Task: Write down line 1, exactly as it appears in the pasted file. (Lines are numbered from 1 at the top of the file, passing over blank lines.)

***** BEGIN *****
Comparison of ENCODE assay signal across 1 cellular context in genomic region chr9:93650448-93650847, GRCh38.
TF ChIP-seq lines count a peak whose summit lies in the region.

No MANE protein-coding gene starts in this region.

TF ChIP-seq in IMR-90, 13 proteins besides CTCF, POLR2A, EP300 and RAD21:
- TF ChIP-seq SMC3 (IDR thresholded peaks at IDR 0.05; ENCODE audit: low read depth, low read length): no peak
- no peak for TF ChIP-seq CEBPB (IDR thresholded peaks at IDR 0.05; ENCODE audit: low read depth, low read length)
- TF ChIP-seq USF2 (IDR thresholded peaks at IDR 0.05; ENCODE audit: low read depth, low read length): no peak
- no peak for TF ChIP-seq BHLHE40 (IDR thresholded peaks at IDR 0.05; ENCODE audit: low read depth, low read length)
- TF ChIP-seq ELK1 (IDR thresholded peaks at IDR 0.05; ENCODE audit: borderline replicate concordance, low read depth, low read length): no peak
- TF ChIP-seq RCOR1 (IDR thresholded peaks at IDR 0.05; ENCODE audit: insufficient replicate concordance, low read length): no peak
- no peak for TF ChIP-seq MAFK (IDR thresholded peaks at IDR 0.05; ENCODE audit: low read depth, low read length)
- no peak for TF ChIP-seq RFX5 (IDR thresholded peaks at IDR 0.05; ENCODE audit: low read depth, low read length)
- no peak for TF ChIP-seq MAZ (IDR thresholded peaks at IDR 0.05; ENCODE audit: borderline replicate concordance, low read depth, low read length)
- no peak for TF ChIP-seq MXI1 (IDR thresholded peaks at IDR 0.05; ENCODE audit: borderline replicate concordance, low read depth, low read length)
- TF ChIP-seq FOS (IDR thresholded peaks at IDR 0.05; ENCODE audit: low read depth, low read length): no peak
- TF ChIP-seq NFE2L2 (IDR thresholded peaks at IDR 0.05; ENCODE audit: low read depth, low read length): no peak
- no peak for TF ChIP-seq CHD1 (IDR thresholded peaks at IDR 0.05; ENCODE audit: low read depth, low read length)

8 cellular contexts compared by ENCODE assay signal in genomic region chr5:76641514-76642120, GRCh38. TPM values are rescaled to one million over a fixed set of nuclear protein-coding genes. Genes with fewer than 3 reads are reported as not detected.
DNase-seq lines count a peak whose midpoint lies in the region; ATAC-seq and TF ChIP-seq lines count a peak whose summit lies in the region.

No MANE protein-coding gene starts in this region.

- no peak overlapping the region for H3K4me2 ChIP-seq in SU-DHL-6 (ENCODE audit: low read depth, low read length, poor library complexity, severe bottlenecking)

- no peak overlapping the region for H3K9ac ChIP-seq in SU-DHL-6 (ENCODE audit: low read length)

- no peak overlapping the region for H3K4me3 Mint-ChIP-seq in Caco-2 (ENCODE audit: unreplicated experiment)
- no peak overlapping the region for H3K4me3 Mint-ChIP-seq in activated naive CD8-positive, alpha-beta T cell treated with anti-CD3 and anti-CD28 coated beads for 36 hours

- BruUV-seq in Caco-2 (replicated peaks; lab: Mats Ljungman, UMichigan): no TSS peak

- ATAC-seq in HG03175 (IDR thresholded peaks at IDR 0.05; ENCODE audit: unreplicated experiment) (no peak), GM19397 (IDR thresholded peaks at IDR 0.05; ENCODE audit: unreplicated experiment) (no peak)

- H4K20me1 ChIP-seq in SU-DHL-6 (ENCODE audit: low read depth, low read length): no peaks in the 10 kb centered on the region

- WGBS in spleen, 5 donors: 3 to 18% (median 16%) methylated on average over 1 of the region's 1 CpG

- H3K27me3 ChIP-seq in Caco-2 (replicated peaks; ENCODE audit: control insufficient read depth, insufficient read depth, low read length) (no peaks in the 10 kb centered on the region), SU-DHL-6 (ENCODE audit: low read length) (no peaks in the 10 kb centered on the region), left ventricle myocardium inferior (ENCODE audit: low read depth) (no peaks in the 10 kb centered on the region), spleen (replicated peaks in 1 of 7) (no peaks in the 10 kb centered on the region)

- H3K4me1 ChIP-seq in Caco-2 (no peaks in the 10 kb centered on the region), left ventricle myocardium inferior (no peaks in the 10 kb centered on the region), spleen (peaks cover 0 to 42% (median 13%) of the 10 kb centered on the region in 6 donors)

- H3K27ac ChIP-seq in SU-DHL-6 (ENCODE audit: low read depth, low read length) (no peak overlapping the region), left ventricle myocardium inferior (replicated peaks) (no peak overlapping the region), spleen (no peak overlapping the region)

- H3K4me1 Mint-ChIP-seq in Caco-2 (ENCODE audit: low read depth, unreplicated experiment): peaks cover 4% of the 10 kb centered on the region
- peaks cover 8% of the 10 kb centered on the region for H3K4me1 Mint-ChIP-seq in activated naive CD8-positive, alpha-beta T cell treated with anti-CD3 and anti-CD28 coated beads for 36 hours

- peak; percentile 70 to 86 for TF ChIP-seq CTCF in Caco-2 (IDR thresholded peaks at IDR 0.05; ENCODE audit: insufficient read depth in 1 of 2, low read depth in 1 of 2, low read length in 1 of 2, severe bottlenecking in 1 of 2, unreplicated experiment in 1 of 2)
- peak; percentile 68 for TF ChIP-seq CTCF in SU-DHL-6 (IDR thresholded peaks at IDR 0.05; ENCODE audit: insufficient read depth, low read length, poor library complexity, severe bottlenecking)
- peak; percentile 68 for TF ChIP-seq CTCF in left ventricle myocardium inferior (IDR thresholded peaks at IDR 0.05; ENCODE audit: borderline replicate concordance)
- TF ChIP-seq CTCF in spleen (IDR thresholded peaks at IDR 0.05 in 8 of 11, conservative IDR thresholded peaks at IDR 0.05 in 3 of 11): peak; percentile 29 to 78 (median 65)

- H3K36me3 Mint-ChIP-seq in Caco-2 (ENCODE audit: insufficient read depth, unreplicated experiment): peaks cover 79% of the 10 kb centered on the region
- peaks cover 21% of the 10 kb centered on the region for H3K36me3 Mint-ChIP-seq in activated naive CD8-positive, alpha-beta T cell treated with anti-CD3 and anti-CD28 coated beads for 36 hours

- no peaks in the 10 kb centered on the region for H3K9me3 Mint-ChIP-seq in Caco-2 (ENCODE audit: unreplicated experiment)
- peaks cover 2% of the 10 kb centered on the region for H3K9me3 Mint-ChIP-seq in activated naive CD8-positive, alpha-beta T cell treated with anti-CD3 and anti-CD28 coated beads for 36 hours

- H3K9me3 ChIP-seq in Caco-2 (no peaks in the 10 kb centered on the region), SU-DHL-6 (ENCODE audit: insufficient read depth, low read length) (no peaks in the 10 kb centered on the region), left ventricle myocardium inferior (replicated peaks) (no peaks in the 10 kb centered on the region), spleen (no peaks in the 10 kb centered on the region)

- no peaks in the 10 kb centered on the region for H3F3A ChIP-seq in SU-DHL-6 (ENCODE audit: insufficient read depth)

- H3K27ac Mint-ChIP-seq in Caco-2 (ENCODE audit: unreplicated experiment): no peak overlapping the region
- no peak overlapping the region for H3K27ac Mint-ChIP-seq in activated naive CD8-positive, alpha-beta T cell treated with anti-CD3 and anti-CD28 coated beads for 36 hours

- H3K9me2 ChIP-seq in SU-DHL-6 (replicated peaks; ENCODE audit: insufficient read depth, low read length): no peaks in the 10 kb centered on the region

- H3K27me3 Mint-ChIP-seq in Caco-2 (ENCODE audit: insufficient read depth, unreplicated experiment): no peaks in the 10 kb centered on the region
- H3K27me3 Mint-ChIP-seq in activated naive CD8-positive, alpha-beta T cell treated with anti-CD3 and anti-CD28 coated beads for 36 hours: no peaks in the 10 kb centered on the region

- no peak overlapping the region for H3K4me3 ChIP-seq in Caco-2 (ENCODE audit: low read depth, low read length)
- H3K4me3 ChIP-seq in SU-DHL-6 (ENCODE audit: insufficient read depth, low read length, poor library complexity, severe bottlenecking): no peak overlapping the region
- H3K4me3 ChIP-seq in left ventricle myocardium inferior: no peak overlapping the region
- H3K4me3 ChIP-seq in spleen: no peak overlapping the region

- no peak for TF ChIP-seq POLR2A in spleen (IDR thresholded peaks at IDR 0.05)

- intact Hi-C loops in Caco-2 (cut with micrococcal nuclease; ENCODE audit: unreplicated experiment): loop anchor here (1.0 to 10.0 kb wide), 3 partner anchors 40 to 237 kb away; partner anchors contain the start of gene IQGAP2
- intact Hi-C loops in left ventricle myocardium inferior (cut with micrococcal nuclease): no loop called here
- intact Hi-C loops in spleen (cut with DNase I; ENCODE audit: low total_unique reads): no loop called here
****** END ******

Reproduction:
Comparison of ENCODE assay signal across 1 cellular context in genomic region chr9:93650448-93650847, GRCh38.